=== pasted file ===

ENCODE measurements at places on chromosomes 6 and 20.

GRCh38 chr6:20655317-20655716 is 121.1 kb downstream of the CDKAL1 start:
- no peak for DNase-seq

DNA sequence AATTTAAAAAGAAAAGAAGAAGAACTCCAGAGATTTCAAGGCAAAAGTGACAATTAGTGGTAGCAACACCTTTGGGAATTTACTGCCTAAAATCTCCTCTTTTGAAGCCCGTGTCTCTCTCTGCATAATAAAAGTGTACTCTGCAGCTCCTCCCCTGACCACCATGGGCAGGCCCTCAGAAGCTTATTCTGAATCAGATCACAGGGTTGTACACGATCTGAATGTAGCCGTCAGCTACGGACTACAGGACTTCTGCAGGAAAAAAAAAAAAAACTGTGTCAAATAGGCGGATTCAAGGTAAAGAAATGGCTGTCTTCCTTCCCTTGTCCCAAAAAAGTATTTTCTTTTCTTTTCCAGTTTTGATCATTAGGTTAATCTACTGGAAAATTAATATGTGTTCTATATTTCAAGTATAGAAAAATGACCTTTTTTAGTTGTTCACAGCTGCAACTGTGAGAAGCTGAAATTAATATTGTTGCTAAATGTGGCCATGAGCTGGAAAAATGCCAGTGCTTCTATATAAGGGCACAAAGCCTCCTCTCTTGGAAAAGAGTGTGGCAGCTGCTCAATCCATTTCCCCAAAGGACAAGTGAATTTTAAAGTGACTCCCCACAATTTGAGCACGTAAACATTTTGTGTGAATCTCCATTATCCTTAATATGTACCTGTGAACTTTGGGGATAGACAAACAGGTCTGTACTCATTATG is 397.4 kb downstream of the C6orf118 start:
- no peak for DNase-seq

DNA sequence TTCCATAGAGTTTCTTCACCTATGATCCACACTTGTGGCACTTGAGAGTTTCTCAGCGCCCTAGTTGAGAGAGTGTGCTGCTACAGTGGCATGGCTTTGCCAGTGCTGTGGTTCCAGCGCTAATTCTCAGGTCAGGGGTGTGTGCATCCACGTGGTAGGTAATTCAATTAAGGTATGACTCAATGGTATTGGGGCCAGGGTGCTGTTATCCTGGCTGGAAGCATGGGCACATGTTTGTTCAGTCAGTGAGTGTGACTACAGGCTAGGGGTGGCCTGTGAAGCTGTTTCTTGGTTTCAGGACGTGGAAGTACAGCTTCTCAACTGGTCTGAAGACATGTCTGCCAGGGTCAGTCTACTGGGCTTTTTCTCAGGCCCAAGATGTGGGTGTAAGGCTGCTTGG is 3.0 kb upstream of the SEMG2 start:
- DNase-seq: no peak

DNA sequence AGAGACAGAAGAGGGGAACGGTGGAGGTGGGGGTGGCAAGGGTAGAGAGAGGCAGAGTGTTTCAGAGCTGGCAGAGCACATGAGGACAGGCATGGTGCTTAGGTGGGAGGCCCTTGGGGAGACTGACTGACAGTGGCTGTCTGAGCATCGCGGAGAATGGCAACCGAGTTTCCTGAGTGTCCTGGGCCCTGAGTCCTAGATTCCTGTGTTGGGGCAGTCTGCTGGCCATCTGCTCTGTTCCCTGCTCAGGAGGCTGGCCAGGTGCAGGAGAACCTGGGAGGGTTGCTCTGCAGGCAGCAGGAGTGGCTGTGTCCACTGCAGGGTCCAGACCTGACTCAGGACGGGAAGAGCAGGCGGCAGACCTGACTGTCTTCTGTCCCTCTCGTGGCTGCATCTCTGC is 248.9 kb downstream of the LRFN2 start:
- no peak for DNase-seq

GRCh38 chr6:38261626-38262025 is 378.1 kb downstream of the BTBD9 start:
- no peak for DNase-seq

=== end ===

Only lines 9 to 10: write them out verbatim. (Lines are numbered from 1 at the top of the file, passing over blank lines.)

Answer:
- no peak for DNase-seq

GRCh38 chr6:38261626-38262025 is 378.1 kb downstream of the BTBD9 start: